Another Bleeding Northern Judge [1995]

Des Manton is not just a Best in Show Judge and the husband of our beloved editor Joyce (grovel grovel); nor is he simply the possessor of the most impressive eyebrows on this island (described by the Dragon Lady as like two hairy black caterpillars on E). Manton is the man who hijacked the IKC World Congress Dinner by the simple stratagem of bleeding massively from the rectum and collapsing at it. If you know of a more effective way of getting attention I should like to hear it.

I wasn't at the function as it happens, having a prior commitment to watch television that night, but I am reliably informed that this event provided the highlight of the evening for many, stimulating interesting debates about the best places to buy a dark suit, while he disappeared in an ambulance.

St James' Hospital is a newly refurbished establishment and they love to see a case like this coming in. In moments Des Manton was fully rigged with tubes, needles, bleepers, lights and ominous dripping things, while his tearful wife, comforted in her own peculiar way by the Dragon Lady, watched tensely for signs of life or otherwise. A small blonde nurse took his pulse. The needles on the gauges leapt joyously.

"There", said the DL "he's still noticing things.

Another nurse with an uncanny resemblance to Michelle Pfeiffer mopped his brow. Again the needles bounced. Then Julia Roberts in a white uniform pulled back the bedclothes and checked his nether regions for further haemorrhaging. With an audible clang the needles hit the stops and began to bend. Tremulous with relief, Joyce rushed to his side and held his hand. All the needles immediately fell to normal.

They would discuss this later.

Joyce returned to our house to await developments and support the tobacco industry, thankfully this time not accompanied by her OES (which is, according to her, a lamb. It isn't It's huge, it's hairy, at least one of its ends is perpetually wet, and it wants to sit on my lap. Go away.)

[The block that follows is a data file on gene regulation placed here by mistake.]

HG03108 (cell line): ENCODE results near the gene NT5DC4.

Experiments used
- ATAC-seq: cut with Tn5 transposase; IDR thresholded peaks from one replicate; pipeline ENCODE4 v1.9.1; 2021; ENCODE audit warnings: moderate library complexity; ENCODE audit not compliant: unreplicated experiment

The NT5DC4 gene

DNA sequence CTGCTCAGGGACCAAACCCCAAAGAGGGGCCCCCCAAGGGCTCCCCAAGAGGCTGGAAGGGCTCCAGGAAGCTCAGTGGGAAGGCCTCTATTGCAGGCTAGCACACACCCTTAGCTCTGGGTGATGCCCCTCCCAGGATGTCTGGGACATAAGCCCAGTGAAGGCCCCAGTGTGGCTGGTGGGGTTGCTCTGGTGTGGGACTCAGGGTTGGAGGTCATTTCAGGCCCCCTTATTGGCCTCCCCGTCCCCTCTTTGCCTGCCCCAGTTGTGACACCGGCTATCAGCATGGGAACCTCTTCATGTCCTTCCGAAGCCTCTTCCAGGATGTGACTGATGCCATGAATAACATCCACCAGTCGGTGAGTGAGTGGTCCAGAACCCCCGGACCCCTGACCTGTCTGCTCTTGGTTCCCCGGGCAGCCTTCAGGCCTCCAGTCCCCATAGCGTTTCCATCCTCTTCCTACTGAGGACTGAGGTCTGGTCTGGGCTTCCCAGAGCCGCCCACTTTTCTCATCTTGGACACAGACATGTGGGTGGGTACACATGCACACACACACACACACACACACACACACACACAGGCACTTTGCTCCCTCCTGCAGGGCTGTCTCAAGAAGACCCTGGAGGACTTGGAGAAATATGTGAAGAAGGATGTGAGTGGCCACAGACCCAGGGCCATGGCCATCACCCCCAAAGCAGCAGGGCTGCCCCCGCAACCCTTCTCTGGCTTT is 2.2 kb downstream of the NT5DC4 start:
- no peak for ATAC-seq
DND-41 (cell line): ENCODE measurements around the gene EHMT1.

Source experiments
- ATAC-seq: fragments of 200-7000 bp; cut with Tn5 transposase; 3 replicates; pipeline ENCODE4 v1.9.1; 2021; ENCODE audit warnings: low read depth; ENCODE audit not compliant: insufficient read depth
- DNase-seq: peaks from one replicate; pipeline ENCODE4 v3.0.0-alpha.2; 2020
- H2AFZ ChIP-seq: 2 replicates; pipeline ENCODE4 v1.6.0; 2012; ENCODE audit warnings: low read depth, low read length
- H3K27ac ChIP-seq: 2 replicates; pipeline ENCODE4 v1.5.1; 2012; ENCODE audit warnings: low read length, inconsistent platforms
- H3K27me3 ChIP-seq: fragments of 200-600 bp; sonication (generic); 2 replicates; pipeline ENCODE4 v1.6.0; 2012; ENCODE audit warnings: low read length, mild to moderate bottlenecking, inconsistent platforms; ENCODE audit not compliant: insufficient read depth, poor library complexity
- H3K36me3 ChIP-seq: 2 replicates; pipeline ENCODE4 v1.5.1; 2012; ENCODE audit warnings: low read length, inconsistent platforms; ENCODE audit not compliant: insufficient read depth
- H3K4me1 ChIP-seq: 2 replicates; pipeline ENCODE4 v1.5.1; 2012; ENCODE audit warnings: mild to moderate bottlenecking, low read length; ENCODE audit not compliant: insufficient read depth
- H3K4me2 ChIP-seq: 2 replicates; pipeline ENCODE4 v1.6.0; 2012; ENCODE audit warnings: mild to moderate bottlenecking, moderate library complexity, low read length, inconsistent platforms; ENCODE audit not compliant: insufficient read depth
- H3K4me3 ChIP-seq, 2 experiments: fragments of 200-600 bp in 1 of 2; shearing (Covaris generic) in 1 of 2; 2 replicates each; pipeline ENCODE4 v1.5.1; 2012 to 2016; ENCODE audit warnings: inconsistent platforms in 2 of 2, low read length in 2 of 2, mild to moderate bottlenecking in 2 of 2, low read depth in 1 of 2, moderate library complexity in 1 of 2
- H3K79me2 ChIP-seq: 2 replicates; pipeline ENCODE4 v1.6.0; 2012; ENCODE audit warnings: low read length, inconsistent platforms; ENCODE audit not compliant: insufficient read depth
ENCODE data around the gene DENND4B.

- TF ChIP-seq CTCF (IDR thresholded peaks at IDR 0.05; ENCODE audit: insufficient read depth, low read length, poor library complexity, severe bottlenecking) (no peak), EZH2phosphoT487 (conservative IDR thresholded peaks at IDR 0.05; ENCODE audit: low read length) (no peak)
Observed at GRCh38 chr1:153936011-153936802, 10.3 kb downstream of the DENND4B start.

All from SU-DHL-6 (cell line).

And the phone started ringing.

If there is a dog-freak, either in the Republic or in what its residents refer to as Norn Island who didn't phone my house expressing concern and sympathy I would be most surprised. The phone rang so constantly we thought we had tinnitus. Eventually life as we know it disappeared, replaced by an endless succession of phone calls and speculation as to the meaning of the various signals emanating from St. James.

Of course, the one word everybody thought and nobody spoke was cancer. I did mention it in discussion with my son's girlfriend Finn when Joyce was away at the hospital.

"But it mightn't be that", said Finn helpfully, "other things can cause rectal bleeding."

"Like what?" I challenged.

"Ebola Fever!"

Thanks, Finn.

Meanwhile, back at St James', investigations continued whenever medical staff could fight their way through the throngs of well wishers. A favourite procedure in such cases is the sigmoidoscopy (I think I've spelled it right), a memorable experience with which I happen to be familiar. For some reason they gave Des an anaesthetic. Back when I had mine (it's like Stories from the Labour Ward, isn't it?) we were made of sterner stuff. What happens is you are taken to a room with a table and a doctor and all these nurses, and the nurses get you to take your trousers off (not normally a problem) and kneel on the table. Then they get you to put your elbows on the table and bring your knees up against your elbows.

Then from behind his back the doctor produces this flashlight/TV combination gadget on a long sinister tube.

"Relax now, Mr Ahern" they say and WAAAAAARGH!!!

After a week of this carry-on, Des, dried up and his pipes well and truly reamed, thought it appropriate to mention the tablets.

The tablets?

What tablets?

Well, apparently he had a sore knee, and his mother-in-law kindly gave him some tablets she had acquired in Spain. She said they might help. Now, whether these are knee-fixing tablets or tablets used in Spain to descale the insides of industrial boilers is unknown at this time, but the mention of their name caused communal eye-rolling in St. James', and Des was immediately dismantled and released into the wild.

He is now alive and well and living in Newtownards.

His mother-in-law is in hiding.